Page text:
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  • Unrequited Toil: A History of United States Slavery by Calvin Schermerhorn
  • Kelly Houston Jones (bio)
Unrequited Toil: A History of United States Slavery. By Calvin Schermerhorn. (Cambridge, UK: Cambridge University Press, 2018. Pp. 258. Paper, $24.99.)

Historian Calvin Schermerhorn, known for his work tracing American capitalism's rise via the business of slavery, has produced in Unrequited Toil a readable, compact story of American slavery. This accessible, affordable book comes at the perfect moment to serve not only academics but also readers whose interest in the history of slavery has been stoked by recent media like the New York Times' 1619 Project. Characterized by punchy topic sentences and an absorbing pace, the book emphasizes what was robbed from enslaved people—not only stolen wages but also stolen lives and legacies. This approach, which highlights the calculations of the system's managers at every turn, does not, however, translate into a cold interpretation void of bondspeople's culture and humanity. Rather, Schermerhorn tells a dynamic history with rich detail. Even familiar individuals' travails, such as the ones of Frederick Douglass and Charles Ball, are imbued with new narrative power in Schermerhorn's hands.

Schermerhorn builds his narrative by drawing together established and recent themes in the historiography of American slavery. He gracefully synthesizes established concepts like Atlantic Creole society, set out by the recently departed Ira Berlin, with more recent scholarly contributions, such as historian Bonnie Martin's notion of the "hidden engine" [End Page 595] of slave mortgaging and Daina Ramey Berry's work on the value placed on enslaved bodies.1 By integrating the work of scholars of slavery and capitalism, Schermerhorn infuses his topical survey with new terminology. For instance, he profitably employs Sven Beckert's "war capitalism" to tell a story that includes whites' expulsion of Native peoples from their ancestral lands to force African-descended people onto that acreage as chattel. He also makes use of Edward E. Baptist's "labor camp" rather than "plantation." This term signals how Schermerhorn leans toward Baptist's argument that although improved cotton varieties played a role in the rising yields on southern cotton operations, it was the increasingly brutal coercion by enslavers and their overseers that did more to increase productivity, a finding that is still hotly contested by some economists of agriculture.2 Schermerhorn's masterful fusion of the latest scholarship also shifts the geography of American slavery. He expands the scope of the book beyond the boundaries of the United States, integrating topics like the Haitian Revolution and the imperial designs of slaveholders into the story of American slavery as told by historians like Walter Johnson and Matthew Karp.3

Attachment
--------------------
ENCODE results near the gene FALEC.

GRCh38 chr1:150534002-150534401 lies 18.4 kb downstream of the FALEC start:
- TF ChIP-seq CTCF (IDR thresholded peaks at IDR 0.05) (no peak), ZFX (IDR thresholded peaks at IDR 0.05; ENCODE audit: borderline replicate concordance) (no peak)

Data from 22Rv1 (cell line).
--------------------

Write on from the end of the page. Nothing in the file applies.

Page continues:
Unrequited Toil offers a deep and welcome exploration of the gendered aspects of enslaved people's treatment and the role of gender in their own constructions of family and community. In such a relatively brief volume, an entire chapter devoted to sexual violence might strike some readers as surprising, but it is an essential part of the exploitation of enslaved people. As Schermerhorn explains: "sexual assault established mastery" (111). The rape and abuse of enslaved men and women was [End Page 596] not simply an effect or symptom of their status but a fundamental scaffolding in the structure of exploitation. Unrequited Toil's accessible treatment of this topic will do much to integrate it into the public's understanding of slavery.

One small point of Schermerhorn's work might trip up readers who are new to the topic of American slavery. More than once the author mentions slavers' calculation that it was cheaper to purchase adult men and women as slaves than it was to raise them from children. This could be more clearly explained for readers who might assume that this assessment contradicts the fact that the enslaved population of the United States reproduced itself and that some slavers attempted "slave breeding," which Schermerhorn also addresses. While these facts are not necessarily exclusive of slavers' neglect of children—and it is clear that slaveholders did not want to "waste" resources on them—the author could have offered more clarification in the relationship between these facts. This is a minor bump in a smoothly...


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pp. 595-597
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